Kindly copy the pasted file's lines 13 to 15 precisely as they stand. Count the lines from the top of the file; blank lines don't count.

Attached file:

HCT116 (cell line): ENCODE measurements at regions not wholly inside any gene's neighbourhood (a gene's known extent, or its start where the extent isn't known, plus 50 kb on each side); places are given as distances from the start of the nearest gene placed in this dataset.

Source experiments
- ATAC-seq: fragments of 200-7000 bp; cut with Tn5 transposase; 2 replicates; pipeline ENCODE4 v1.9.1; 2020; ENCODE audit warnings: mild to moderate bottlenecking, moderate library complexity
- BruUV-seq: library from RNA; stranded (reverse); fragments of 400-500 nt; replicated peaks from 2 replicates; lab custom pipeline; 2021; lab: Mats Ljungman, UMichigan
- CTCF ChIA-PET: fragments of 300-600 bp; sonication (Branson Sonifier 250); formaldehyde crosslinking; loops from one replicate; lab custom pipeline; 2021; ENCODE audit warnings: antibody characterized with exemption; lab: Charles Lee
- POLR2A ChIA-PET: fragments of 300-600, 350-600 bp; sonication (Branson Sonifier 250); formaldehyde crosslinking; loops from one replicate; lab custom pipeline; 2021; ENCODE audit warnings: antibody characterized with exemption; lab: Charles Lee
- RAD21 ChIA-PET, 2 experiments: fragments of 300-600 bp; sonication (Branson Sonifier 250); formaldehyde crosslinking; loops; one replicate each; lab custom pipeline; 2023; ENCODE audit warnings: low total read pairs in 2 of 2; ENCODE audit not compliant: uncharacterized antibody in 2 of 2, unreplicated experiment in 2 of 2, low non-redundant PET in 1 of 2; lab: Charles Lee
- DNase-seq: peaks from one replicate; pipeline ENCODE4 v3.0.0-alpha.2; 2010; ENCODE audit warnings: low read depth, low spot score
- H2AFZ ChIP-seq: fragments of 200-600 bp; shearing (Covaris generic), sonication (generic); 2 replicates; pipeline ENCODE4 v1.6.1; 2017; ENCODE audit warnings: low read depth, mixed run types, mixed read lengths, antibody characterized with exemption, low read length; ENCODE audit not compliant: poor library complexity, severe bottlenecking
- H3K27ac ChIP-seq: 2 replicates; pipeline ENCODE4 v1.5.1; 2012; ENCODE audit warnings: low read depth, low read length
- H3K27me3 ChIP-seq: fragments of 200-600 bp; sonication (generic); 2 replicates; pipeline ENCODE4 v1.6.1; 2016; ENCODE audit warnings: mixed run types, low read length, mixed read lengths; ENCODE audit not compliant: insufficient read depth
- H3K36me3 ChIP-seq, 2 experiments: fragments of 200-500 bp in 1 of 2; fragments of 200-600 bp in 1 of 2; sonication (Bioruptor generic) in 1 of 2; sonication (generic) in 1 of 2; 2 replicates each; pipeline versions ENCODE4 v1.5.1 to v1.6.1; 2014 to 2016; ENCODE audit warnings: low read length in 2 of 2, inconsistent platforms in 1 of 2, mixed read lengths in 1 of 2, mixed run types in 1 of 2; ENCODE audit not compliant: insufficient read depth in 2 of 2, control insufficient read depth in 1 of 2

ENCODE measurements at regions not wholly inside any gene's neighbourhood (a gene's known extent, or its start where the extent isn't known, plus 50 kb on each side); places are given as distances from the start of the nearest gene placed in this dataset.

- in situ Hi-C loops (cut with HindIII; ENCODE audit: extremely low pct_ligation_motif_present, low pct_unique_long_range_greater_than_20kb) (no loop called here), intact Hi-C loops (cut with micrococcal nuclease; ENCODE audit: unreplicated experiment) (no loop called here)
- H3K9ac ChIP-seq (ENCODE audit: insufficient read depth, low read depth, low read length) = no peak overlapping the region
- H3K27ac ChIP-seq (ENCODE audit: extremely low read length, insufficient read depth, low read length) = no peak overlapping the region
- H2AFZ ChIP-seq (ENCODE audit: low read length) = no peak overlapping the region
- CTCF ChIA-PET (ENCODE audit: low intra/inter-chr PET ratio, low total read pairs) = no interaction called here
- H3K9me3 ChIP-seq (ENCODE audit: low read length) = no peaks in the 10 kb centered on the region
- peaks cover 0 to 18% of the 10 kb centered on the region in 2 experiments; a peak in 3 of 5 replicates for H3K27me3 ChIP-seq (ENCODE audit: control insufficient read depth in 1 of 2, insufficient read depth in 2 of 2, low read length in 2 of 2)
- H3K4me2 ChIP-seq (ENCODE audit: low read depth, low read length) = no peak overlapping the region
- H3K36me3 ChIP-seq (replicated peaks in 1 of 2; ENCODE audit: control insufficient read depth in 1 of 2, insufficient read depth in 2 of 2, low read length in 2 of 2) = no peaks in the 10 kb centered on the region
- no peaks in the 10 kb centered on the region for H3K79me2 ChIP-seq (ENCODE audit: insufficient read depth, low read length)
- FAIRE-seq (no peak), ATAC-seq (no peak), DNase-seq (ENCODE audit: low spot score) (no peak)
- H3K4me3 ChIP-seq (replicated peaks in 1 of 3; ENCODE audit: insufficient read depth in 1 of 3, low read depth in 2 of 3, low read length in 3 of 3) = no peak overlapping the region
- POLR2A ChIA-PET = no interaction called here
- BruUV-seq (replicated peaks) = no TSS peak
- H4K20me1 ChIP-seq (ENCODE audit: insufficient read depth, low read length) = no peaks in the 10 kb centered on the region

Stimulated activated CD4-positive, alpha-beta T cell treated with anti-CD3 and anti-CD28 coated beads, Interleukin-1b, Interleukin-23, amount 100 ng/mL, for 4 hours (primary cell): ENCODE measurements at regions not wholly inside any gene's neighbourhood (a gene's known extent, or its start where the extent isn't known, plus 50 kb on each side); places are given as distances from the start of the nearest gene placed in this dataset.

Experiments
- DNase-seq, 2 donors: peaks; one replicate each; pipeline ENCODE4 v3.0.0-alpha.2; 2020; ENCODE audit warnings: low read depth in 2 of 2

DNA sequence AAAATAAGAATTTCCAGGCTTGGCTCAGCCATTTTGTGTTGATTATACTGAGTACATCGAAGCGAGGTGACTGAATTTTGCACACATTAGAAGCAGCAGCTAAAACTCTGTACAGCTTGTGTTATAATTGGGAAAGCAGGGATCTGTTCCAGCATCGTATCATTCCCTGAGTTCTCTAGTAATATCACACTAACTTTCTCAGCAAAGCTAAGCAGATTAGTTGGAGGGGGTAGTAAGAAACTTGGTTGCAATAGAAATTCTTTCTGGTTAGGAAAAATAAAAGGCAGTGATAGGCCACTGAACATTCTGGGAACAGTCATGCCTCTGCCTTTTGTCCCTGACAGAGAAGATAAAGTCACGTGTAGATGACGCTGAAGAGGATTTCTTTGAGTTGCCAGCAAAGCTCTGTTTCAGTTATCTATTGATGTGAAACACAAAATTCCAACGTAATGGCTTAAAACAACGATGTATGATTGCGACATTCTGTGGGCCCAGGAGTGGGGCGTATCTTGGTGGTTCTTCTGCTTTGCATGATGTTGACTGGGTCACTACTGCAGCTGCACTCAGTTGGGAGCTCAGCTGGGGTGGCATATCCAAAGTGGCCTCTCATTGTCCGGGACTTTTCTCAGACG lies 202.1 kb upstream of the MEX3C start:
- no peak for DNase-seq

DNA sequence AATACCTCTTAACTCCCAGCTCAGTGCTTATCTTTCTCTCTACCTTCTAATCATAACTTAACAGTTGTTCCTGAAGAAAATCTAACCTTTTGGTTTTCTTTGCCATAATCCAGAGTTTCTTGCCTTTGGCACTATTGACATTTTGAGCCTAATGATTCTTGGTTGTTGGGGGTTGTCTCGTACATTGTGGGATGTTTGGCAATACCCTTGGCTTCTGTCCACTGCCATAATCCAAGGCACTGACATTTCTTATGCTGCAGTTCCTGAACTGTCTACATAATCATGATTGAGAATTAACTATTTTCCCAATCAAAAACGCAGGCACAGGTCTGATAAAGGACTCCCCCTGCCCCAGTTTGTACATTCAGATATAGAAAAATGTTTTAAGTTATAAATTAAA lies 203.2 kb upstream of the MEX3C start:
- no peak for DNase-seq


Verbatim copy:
ENCODE measurements at regions not wholly inside any gene's neighbourhood (a gene's known extent, or its start where the extent isn't known, plus 50 kb on each side); places are given as distances from the start of the nearest gene placed in this dataset.

- in situ Hi-C loops (cut with HindIII; ENCODE audit: extremely low pct_ligation_motif_present, low pct_unique_long_range_greater_than_20kb) (no loop called here), intact Hi-C loops (cut with micrococcal nuclease; ENCODE audit: unreplicated experiment) (no loop called here)
- H3K9ac ChIP-seq (ENCODE audit: insufficient read depth, low read depth, low read length) = no peak overlapping the region